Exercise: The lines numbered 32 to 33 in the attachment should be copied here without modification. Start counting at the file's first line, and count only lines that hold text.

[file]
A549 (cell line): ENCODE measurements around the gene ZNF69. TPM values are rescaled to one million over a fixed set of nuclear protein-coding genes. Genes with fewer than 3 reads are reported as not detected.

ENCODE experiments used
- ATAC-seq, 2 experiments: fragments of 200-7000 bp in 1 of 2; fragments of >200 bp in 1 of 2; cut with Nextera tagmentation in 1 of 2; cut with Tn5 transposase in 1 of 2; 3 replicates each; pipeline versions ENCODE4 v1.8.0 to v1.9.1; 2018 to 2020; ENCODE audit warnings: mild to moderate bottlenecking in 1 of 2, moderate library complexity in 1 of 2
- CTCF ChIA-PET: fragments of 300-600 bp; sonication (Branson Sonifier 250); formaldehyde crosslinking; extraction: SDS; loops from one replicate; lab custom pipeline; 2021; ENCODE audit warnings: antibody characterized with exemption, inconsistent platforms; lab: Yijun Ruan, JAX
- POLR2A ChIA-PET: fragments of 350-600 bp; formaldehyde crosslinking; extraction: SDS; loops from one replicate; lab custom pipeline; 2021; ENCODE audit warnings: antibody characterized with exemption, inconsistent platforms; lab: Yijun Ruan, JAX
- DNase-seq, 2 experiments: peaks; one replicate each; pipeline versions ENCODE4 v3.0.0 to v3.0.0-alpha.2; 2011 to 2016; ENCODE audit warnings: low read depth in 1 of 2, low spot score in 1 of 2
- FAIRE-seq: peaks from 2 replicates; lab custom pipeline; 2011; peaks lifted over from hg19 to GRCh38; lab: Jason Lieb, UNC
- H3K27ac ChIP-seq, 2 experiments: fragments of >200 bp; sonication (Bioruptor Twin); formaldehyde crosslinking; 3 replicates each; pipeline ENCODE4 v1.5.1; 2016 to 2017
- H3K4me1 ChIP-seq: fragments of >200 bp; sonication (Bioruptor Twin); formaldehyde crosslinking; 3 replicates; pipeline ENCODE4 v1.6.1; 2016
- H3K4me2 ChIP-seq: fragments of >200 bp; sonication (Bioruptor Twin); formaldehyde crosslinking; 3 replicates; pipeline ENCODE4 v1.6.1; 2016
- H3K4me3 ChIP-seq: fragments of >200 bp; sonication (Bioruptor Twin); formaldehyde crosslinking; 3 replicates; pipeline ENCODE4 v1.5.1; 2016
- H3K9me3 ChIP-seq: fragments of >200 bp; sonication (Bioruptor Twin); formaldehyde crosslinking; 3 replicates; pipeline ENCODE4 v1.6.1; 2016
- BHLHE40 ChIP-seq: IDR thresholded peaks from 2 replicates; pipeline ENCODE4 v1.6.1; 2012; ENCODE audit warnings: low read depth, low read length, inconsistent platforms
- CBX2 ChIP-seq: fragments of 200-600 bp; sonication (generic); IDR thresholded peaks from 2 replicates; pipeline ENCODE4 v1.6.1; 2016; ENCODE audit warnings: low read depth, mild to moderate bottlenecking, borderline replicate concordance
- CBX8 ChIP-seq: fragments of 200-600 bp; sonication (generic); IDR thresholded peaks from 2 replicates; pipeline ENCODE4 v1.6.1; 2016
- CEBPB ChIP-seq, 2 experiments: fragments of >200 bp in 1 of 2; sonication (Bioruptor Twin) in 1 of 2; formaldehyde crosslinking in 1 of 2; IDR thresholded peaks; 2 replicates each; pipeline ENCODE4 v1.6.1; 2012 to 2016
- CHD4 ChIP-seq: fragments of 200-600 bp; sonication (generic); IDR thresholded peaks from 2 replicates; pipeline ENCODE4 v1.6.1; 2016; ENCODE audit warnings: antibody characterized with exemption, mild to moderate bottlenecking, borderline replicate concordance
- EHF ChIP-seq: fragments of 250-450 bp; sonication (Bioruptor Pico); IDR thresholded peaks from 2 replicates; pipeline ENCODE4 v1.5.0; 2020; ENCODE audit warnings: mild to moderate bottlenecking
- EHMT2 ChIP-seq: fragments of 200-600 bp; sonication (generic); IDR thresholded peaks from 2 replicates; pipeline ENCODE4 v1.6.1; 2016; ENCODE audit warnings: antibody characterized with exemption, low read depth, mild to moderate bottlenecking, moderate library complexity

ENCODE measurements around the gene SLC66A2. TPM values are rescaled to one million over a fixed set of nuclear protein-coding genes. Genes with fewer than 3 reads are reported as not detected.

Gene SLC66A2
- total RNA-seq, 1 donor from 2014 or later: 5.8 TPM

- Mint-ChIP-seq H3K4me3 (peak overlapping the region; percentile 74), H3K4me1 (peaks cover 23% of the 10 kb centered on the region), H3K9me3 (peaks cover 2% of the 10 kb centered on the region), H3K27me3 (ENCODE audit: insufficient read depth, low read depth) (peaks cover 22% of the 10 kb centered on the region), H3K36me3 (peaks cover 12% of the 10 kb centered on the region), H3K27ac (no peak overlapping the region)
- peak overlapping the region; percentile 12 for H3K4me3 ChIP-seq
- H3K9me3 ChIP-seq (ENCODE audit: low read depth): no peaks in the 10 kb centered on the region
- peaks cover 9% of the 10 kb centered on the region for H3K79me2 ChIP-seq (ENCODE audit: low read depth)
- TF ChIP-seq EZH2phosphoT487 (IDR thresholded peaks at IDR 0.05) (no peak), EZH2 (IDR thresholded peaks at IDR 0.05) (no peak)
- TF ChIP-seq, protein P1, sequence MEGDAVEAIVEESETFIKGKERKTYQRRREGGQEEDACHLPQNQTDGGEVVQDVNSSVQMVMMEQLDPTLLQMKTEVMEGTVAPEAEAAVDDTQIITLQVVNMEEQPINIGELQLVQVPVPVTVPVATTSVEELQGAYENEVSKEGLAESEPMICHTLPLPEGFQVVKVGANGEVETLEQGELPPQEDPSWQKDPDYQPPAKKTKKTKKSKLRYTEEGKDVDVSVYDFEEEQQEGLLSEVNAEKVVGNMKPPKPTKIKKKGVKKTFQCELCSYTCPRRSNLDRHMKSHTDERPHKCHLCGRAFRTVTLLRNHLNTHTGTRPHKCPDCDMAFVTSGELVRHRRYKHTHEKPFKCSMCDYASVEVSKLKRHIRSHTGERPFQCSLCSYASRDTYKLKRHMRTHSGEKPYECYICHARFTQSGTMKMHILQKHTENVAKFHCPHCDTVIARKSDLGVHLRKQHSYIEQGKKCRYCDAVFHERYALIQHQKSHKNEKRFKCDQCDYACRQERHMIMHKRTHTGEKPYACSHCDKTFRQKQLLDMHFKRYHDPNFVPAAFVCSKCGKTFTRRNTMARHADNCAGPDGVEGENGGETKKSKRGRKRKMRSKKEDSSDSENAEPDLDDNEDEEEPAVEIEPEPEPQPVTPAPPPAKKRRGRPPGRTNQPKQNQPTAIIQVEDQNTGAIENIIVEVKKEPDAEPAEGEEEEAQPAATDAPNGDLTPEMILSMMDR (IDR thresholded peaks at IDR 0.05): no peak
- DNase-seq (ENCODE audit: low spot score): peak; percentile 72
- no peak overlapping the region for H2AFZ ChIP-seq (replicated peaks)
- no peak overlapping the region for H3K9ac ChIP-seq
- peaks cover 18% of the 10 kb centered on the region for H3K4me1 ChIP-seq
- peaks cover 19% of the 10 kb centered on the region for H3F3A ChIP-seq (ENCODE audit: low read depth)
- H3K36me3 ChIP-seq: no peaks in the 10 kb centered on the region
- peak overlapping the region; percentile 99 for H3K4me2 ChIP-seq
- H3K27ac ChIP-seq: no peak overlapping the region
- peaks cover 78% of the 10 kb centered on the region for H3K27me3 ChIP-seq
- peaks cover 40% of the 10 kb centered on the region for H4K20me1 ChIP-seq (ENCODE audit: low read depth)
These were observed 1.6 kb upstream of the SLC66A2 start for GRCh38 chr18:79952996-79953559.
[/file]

- peaks cover 18% of the 10 kb centered on the region for H3K4me1 ChIP-seq
- peaks cover 19% of the 10 kb centered on the region for H3F3A ChIP-seq (ENCODE audit: low read depth)